9/26/13

How I Coach Runners


 
*Each Sunday night I send an email Newsletter to each of the athletes I coach who train with me via 3-month programs.  A few of my "Tips for the Week" recently revolved around my main service, which is the mental approach to training and racing.  The following paragraphs offer some insight into how I approach being a running coach.


Scheduling and Prioritization

These 2 terms are synonymous to me.  Scheduling is prioritization.  Each week of a runner's program, there are workouts highlighted in green.  These are the key workouts that I want them to hit no matter what.  When scheduling gets tight, always put the priority on key workouts.  If you value your race performance and/or improving your fitness, then make these the priority.  I want the athletes I coach to look forward to these workouts, so I encourage them to let me know if there are motivational issues that need to be addressed.  Adults know how to shuffle their days around as they need to, but my objective is to ensure they are always relatively fresh for the track/speed workouts because then proper pacing, or intensity, can be learned more easily.


Structure & Accountability

The training programs are designed with the general assumption that the athlete will hit every workout on the program, knowing that OFF days and recovery weeks are already built into the program.  I bring up this point to remind folks that recovery weeks and OFF days are designed with the assumption that you'll need them at specific points in your training.  However, when you miss workouts, or a string of workouts, that will most likely alter the program.  Depending on what workouts you miss and how that coincides with your race/vacation schedule, there may be a major overhaul to your program.  This is the major difference between following an online program vs. having a personal coach.  A coach can adjust on the fly and account for reality.  I understand no program is set in stone and that's a phrase I use myself.  So, we have to account for missed workouts.

The other side of the spectrum is that I also assume an athlete I coach won't overdo it with the training.  This is my reminder not to go above and beyond the call of duty.  The practical implications are that you may do too much, too soon.  This is a relative variable, not an absolute variable.  In other words, an hour run doesn't affect each of you the same way.  Generally, I assume that a runner won't add any extra running into the program that had not already discussed.  I tend not to be an overly conservative coach, but I lean toward the conservative side based on the fact we are not professional athletes and we are built with more (specific) limitations than our immortal running counterparts.  Bottom line: You should not slack on your end by always doing the bare minimum (or less), nor on the other hand do I think a runner should try to be competitive against the training program by doing more than what is designed.  Weekly recaps are a great way for me and each runner to have this conversation.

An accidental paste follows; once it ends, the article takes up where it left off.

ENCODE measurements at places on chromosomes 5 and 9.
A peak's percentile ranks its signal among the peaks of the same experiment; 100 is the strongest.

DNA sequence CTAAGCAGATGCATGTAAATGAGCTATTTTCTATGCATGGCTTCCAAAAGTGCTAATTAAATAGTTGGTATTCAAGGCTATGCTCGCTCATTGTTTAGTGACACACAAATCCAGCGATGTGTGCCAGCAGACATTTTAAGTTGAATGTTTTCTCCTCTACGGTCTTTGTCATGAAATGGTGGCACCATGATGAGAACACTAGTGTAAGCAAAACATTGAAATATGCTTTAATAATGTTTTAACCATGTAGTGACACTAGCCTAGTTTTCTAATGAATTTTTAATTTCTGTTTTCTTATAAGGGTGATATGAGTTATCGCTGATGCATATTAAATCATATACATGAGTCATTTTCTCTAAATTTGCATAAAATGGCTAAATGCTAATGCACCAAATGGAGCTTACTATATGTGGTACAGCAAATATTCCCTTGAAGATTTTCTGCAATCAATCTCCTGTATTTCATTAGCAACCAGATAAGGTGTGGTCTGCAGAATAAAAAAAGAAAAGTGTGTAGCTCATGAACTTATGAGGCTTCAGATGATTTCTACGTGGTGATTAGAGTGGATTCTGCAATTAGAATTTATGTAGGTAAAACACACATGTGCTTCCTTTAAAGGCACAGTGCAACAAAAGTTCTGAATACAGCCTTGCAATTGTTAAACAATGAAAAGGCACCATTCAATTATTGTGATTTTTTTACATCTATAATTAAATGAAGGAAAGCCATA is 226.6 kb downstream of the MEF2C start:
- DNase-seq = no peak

Runners and athletes invest in DC Running Coach for many, many reasons.  Many people sign up with DCRC to "have accountability and structure in the training."  Accountability is a sometimes too strong of a word to me, but I get the point.  You feel more apt to hit the workouts and stay dedicated to training (and live an active, healthy lifestyle) if you have a mentor and/or someone helping to guide you.  The programs that a runner receives from me in the first few phases have more structure in them compared to the programs they get from me after about a year or more of training with me.  As I mentioned above, if a runner misses a workout (or two) for a given week, then that typically shifts the priority and/or focus of the workouts for the next week (or even within that week).  The point?  I need runners to check in with me each week.  Therein lies the accountability.  I need a constant pulse on the training.  In terms of valuable feedback to a coach, completing a workout and missing a workout offers the same value.

Are the athletes I coach allowed to improvise when they need to or be spontaneous?  Absolutely!  Remember that freedom of choice and flexibility are the most powerful tools in a training program.  However, my definition of "significant deviations" from the program are usually what would cause an athlete to "draw outside the lines" and risk a nagging injury.  I'm here to guide the training, which to me means keeping a healthy balance between offering freedom of choice in the training and keeping the training between the lines, or not flying off the rails.  So, there you have the looser definition of the word "accountability" that I prefer. 

Finally, related to prioritization, there is room to be more selfish in your life once you get closer to your peak race and really want to ensure you feel great during race week.  To help you understand what that means and to give you peace of mind in doing so, here is the link/blog I'll be sending to my runners a few times in the Fall:


Train hard!

Mike